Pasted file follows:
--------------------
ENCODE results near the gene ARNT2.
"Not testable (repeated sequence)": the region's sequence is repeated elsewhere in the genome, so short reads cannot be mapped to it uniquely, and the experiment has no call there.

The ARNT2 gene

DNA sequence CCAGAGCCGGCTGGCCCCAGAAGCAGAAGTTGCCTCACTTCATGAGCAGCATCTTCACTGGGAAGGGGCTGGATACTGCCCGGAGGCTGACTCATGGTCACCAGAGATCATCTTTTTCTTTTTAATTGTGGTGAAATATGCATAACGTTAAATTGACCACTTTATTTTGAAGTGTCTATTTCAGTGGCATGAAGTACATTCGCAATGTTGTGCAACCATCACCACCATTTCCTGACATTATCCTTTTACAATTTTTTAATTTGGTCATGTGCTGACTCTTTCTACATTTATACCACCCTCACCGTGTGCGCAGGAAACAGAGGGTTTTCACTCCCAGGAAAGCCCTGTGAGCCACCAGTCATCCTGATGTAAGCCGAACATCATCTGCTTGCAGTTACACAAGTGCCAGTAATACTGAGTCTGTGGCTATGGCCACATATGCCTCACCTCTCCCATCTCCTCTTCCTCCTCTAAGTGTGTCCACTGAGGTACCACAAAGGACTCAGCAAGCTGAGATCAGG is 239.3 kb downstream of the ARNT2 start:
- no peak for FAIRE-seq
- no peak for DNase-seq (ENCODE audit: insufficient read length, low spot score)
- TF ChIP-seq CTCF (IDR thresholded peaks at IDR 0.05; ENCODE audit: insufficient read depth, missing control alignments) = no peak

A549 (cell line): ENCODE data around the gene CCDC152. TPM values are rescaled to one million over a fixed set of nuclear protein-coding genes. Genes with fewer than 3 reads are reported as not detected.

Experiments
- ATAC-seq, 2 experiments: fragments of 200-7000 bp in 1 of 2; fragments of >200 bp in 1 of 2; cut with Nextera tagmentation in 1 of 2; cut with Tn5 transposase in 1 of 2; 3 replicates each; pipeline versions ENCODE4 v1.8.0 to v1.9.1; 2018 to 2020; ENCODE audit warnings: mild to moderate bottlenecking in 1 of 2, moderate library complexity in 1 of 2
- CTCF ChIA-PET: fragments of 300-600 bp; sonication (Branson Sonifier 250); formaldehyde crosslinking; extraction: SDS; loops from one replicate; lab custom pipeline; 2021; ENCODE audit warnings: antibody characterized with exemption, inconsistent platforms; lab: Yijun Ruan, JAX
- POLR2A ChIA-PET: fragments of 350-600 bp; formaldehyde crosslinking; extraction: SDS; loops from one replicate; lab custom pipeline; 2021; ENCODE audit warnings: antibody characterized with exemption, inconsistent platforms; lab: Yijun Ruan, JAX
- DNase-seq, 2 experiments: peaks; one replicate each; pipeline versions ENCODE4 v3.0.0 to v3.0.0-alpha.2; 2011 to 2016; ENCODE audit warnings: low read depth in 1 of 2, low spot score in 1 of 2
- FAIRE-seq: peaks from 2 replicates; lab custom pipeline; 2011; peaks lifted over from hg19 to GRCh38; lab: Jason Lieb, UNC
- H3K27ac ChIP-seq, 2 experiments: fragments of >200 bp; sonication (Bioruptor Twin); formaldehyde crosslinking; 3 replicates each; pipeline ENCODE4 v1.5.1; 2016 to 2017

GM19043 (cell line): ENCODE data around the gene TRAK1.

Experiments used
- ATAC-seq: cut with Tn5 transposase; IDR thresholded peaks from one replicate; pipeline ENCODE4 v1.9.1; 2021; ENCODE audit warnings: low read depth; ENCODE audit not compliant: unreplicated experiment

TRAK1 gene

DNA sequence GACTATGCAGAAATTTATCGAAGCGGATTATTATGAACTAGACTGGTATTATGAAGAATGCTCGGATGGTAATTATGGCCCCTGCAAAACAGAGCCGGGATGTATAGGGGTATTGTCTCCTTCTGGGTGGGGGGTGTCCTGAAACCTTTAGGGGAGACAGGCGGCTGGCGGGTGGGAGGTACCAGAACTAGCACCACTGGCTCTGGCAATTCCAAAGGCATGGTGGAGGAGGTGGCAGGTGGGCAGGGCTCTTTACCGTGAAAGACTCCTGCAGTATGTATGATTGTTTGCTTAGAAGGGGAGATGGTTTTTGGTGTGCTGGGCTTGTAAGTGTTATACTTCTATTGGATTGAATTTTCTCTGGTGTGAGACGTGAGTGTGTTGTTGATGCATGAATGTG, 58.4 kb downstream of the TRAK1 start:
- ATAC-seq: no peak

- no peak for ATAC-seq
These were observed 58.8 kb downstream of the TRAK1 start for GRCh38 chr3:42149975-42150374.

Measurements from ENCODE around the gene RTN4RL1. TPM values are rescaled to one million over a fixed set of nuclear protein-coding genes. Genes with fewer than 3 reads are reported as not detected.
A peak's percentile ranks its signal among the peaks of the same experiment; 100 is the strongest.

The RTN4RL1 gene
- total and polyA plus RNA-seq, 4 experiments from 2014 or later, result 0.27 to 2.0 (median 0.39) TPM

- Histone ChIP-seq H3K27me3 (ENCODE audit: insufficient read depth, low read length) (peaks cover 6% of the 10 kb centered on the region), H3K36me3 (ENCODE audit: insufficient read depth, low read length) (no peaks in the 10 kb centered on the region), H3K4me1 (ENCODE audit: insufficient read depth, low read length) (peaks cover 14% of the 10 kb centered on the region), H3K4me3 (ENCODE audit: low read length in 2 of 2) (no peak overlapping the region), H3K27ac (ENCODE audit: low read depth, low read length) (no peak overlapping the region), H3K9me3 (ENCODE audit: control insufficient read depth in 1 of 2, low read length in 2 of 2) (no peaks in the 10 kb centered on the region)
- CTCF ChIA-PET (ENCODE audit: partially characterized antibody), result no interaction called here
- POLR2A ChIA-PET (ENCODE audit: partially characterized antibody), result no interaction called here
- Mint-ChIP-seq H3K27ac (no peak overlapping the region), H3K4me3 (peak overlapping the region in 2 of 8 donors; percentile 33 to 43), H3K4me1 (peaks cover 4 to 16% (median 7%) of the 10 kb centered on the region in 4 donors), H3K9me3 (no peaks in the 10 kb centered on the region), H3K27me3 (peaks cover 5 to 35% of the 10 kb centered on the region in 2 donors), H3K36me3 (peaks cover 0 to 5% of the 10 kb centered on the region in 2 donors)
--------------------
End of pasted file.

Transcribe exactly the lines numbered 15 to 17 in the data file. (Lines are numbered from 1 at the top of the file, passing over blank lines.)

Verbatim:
- H3K27ac ChIP-seq, 2 experiments: fragments of >200 bp; sonication (Bioruptor Twin); formaldehyde crosslinking; 3 replicates each; pipeline ENCODE4 v1.5.1; 2016 to 2017

GM19043 (cell line): ENCODE data around the gene TRAK1.

Experiments used